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Exploring activity options The next part of the consultation involves a discussion with the individual on activities they could do to remain active generic pletal 100mg with visa. The individual’s home and work envi- ronment should be reviewed in order to see where they could incorporate activity into their daily routine buy pletal 50 mg overnight delivery. It may be helpful to have information on phys- ical activity opportunities in the local areas that are suitable for CR patients discount 50mg pletal with amex. For example buy pletal 50mg with mastercard, the times and locations of indoor shopping centres for indoor walking, or of phase IV community exercise programmes and the times of adult-only swim sessions. Previous discussions on likes and dislikes of activity, current activity status and barriers to physical activity should also be con- sidered. The recommended amounts of physical activity and exercise required to improve and maintain health and fitness, and ways to achieve these recommendations, should also be discussed. As discussed in Chapter 4 the combination of stage one (accumulated activity) and stage two (structured exercise) should be reinforced and discussed. Goal setting Setting goals for increasing and maintaining activity in CR is important to help individuals stay motivated. The client should be encouraged to set short-term (one month), intermediate (three month) and long-term (six-month) specific 210 Exercise Leadership in Cardiac Rehabilitation activity goals. The consultant should assist the individual with goal setting to ensure smarter goals are set (i. The goals should meet the client’s needs and take into account factors discussed during the consultation, such as solutions to barriers, likes and dislikes, and current activity status. Preventing relapse Relapse prevention training (Simkin and Gross, 1994) is an important com- ponent of the exercise consultation process for patients completing supervised exercise programmes. Relapse prevention training involves teaching individ- uals that a lapse from exercising (e. Individuals should be encouraged to identify high-risk situations that may cause a lapse from activity, for example bad weather, increased work com- mitments or illness. Developing a plan to cope with these risky situations can reduce the likelihood of a lapse in activity and an overall decline in physical activity, for example, having an alternative indoor activity in bad weather, or rescheduling an activity session or engaging in a shorter bout of activity in order to meet increased work commitments. REPEAT EXERCISE CONSULTATIONS Some of the studies evaluating the effectiveness of the exercise consultation have used a repeat exercise consultation at six months. If individuals attend repeat consultations, information recorded during the first exercise consulta- tion should be reviewed. For example, participants should be asked if they achieved the activity goals set during the previous consultation. If clients did not achieve their goals, then the reasons for this should be explored and new goals set. For example, did they encounter any barriers to activity or risky situations that caused a lapse or relapse from activity? Assessing the individ- uals’ current activity levels and comparing them to the first activity assessment can inform individuals if their activity levels have increased, been maintained or declined over the past six months. Individuals who have increased their activity or remained regularly active should be praised for their achievements. However, barriers to activity, problem solving, goal setting and relapse pre- vention strategies should be discussed with all individuals to ensure they have acquired the necessary skills to help them remain active in the future. Maintaining Physical Activity 211 Phone calls can also be used to provide individuals with support for remain- ing active after an initial exercise consultation. The information recorded during the exercise consultation should be used to guide the phone calls. The phone call may involve discussing any problems the individuals are experi- encing in achieving their activity goals, attending community exercise pro- grammes and remaining active. EFFECT OF EXERCISE CONSULTATION TO INCREASE AND MAINTAIN PHYSICAL ACTIVITY Several randomised controlled trials have found the exercise consultation to be effective in promoting and maintaining physical activity in non-clinical and clinical populations (Loughlan and Mutrie, 1997; Lowther, et al. A recent study of sedentary people with type II diabetes found that the exer- cise consultation was more effective than standard exercise information in promoting and maintaining physical activity for 12 months (Kirk, et al.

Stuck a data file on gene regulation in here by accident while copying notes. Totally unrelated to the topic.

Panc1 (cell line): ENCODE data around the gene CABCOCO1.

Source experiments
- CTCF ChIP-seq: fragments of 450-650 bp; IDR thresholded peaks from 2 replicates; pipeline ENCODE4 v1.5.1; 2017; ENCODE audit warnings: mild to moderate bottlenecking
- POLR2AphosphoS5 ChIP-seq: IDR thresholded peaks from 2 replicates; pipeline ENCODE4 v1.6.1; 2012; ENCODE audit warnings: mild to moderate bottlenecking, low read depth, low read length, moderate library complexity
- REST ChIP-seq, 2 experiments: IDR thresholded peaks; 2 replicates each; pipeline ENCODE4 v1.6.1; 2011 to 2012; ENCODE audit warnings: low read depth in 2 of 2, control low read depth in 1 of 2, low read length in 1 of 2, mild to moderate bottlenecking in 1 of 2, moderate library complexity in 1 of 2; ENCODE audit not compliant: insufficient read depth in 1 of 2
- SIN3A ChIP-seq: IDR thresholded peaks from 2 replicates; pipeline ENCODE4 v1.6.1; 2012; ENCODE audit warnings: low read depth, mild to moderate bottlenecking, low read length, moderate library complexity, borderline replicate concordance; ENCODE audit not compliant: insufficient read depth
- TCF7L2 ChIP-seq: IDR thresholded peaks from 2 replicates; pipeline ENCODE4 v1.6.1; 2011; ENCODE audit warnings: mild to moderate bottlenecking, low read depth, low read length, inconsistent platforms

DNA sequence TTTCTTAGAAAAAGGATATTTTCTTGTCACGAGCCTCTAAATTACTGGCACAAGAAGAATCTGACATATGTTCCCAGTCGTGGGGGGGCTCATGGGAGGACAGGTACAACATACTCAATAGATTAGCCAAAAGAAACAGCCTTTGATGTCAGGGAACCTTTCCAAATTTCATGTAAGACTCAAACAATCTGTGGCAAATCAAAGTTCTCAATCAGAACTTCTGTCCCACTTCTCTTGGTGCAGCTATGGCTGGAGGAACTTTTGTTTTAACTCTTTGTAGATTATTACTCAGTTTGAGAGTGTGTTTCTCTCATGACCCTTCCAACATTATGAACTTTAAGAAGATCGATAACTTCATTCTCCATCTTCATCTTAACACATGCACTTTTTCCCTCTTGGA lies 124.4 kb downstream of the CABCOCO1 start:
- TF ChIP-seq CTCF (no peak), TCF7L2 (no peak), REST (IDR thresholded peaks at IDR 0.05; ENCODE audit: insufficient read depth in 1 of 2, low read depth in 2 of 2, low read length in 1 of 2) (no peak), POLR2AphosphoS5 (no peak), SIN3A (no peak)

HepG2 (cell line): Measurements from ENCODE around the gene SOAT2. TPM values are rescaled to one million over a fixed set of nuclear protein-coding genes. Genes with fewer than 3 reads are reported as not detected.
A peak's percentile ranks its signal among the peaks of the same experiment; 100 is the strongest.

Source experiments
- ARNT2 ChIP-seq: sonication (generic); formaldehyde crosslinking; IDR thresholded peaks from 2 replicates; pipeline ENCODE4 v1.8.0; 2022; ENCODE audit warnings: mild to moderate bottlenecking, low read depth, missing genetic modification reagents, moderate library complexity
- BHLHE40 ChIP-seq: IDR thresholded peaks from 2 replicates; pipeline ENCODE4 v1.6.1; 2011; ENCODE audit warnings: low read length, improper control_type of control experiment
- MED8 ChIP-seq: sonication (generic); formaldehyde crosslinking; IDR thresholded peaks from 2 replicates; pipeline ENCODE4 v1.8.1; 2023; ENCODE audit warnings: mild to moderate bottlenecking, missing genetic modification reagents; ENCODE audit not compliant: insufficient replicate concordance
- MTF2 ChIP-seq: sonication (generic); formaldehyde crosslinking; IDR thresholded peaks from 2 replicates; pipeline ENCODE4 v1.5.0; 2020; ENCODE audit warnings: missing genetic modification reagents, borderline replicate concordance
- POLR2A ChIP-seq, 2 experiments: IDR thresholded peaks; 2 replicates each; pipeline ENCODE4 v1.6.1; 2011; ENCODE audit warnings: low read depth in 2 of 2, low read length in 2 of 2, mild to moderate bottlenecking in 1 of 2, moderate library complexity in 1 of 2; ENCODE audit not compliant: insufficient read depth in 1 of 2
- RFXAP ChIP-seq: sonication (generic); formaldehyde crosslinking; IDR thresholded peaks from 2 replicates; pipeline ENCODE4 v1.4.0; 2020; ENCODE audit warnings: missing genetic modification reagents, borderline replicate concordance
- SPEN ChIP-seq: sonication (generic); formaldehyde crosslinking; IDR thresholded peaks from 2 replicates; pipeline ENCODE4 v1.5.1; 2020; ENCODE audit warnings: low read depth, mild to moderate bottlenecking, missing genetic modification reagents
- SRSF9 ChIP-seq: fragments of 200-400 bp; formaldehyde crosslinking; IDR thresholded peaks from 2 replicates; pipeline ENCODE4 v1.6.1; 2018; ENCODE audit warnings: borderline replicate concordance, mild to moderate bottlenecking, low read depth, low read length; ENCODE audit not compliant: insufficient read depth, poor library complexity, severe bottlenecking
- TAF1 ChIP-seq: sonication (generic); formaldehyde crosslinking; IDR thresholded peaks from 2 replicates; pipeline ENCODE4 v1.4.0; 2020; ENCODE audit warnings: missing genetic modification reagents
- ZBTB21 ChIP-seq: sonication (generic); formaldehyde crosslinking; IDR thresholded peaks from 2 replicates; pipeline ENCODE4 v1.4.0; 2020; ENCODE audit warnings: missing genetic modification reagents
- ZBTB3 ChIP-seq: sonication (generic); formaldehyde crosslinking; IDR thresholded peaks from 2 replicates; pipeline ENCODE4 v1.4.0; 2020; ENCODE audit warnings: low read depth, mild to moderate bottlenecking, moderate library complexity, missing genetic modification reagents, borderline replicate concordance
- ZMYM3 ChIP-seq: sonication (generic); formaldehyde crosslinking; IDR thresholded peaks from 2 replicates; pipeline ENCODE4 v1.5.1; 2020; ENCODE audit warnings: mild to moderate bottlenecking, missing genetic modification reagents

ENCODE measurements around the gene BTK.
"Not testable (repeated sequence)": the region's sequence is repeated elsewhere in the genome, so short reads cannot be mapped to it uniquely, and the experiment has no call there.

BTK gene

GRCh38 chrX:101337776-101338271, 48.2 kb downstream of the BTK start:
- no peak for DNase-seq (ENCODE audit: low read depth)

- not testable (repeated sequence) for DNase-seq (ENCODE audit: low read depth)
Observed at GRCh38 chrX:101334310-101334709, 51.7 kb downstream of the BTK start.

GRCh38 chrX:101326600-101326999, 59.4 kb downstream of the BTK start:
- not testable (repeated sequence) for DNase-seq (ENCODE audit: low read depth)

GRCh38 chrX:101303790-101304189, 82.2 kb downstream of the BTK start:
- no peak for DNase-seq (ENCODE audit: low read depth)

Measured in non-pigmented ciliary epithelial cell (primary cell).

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Caregivers often lack time and energy for once-enjoyed activ- ities buy cheap pletal 100 mg on-line, not to mention that they have to worry about whether there will be enough money to take care of expenses buy pletal 50mg fast delivery. If the person with Parkinson’s is married generic pletal 50mg mastercard, the spouse will probably end up being the primary caregiver generic 100mg pletal free shipping, but that role can be filled in a variety of ways, depending on the individual situation. In other situations, perhaps a brother or a sister has taken on the responsi- bility. And for people who have none of the above, there may be a paid person who comes to live in the home as the primary care- giver. Professional help can come from public health services, visit- ing nurses, home health care, physical and occupational therapy, agencies on aging, adult day care, support groups, civic organiza- tions, and churches. Over the years, Blaine and I have found little ways to adjust to the invasion of Parkinson’s into our marriage and our lives. We spouses—special and otherwise 115 have found that we both need to put forth an effort to make life as pleasant and easy as possible. To spouses (and other caregivers), Blaine offers these suggestions: • Put extra medication in the car. CHAPTER 10 Relationships with Our Adult Children You may give them your love but not your thoughts, For they have their own thoughts. You may house their bodies, but not their souls, For their souls dwell in the house of tomorrow which you cannot visit. She is the one who could always make me feel better, just by the touch of her hand, the way she expressed her concern, and the special things she cooked; she is the one who truly pam- pered me. I remember the special meal that Mom would make many years ago for her children when they were ill: homemade bread, toasted on the black woodstove (our only toaster), and cov- ered with butter and cream. When one of her children was hurt- ing, she would say, "If I could bear the pain for you, I would. But I 117 118 living well with parkinson’s know that my tending isn’t what she wants. Sometimes when I visit, she will say so: "I miss Mama," or "I feel as though Mama is here with me sometimes. Putting my mother, myself, and my children into perspective is important as I try to understand what is happening between me and my children since Parkinson’s entered our lives. When I think about my mother’s role in my life, I can begin to understand my children as they adjust to the invasion of an incurable disease into my life. This chapter centers around my children, Susan and Randy, and their spouses, and how they have adjusted to their mother having Parkinson’s disease. I hope it will help other parents to understand their children’s reactions a little better. It seems only a short while ago that Randy and Susan were children, playing ball, playing in the snow with neighborhood kids, or swimming with their friends in our backyard pool. It seems only a short while ago that the children camped with us on summer weekends or snowshoed with us in the winter in the snowy woods behind the house, where we built a fire and toasted frankfurters. She enjoyed sewing and crafts, took dancing and piano les- sons, and liked outdoor life, too. She graduated from the Uni- versity of Maine at Orono with a degree in Health and Family Life and then went back for additional study in early childhood education so that she could teach elementary school. Susan married Keith in 1975, and they have two lovely chil- dren, Bethany and Elissa. Susan teaches kindergarten part-time, which lets her spend time with her children and be involved in their activities. She takes advantage of workshop opportunities on such varied topics as education, dried-flower arrangements, and herbs. She enjoys collecting children’s books and dreams of having her own bookstore one day. Winterport is fif- teen miles from us, so we don’t see Susan every day, but we tele- phone each other about three times a week. In 1988, after ten years of success and stress in the world of big business, Keith brought his business expertise to become a copartner with Blaine and Randy in Atwood Builders. Most of all, doing things as a family is important to both Keith and Susan: one of their favorite activities is spending the day with the children on the Maine coast.